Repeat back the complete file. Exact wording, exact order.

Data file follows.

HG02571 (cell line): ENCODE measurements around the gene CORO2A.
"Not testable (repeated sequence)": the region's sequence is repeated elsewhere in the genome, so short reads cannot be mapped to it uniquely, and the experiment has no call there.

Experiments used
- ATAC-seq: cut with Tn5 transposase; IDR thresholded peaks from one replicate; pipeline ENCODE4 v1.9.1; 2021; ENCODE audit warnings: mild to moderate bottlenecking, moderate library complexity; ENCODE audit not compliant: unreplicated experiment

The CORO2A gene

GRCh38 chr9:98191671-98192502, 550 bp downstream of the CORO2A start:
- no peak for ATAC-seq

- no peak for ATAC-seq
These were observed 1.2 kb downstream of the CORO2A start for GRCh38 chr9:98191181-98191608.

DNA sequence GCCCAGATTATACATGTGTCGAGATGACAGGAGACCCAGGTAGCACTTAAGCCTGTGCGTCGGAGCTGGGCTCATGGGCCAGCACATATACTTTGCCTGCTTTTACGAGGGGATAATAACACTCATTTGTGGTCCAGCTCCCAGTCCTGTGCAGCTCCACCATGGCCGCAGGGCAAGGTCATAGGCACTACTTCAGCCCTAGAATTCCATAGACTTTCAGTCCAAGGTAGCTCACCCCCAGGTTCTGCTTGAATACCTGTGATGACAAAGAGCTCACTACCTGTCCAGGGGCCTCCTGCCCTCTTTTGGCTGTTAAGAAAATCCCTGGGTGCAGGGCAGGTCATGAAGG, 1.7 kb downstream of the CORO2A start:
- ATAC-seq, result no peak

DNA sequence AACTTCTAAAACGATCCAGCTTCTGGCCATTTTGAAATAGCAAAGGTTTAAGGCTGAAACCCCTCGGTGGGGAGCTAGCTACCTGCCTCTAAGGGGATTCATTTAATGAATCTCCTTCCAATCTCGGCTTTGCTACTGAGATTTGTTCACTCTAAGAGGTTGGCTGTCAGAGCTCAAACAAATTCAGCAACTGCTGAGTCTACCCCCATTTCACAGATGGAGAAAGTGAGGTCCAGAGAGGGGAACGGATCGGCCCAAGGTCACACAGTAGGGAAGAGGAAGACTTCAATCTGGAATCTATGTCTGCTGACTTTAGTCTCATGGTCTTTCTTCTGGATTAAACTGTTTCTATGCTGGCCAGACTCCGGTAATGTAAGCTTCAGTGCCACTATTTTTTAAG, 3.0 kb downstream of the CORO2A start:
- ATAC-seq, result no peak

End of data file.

HG02571 (cell line): ENCODE measurements around the gene CORO2A.
"Not testable (repeated sequence)": the region's sequence is repeated elsewhere in the genome, so short reads cannot be mapped to it uniquely, and the experiment has no call there.

Experiments used
- ATAC-seq: cut with Tn5 transposase; IDR thresholded peaks from one replicate; pipeline ENCODE4 v1.9.1; 2021; ENCODE audit warnings: mild to moderate bottlenecking, moderate library complexity; ENCODE audit not compliant: unreplicated experiment

The CORO2A gene

GRCh38 chr9:98191671-98192502, 550 bp downstream of the CORO2A start:
- no peak for ATAC-seq

- no peak for ATAC-seq
These were observed 1.2 kb downstream of the CORO2A start for GRCh38 chr9:98191181-98191608.

DNA sequence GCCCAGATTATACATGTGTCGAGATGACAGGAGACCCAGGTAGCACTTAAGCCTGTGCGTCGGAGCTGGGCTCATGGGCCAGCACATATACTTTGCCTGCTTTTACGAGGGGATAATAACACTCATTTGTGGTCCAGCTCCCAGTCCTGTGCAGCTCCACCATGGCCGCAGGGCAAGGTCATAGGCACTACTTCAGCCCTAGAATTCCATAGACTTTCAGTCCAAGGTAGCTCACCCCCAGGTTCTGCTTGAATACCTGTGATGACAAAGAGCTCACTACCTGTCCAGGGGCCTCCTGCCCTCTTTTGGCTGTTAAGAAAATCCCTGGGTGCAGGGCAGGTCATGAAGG, 1.7 kb downstream of the CORO2A start:
- ATAC-seq, result no peak

DNA sequence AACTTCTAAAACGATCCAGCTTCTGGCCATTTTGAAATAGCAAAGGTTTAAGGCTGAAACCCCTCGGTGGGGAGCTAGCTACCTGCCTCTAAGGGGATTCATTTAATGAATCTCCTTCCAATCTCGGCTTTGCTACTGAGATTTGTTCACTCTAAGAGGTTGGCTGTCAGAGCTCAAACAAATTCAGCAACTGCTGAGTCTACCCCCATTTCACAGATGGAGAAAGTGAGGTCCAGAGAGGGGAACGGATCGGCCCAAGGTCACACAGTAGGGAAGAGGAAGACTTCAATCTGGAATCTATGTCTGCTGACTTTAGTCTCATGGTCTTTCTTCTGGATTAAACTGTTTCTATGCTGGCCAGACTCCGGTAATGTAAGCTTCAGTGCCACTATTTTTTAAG, 3.0 kb downstream of the CORO2A start:
- ATAC-seq, result no peak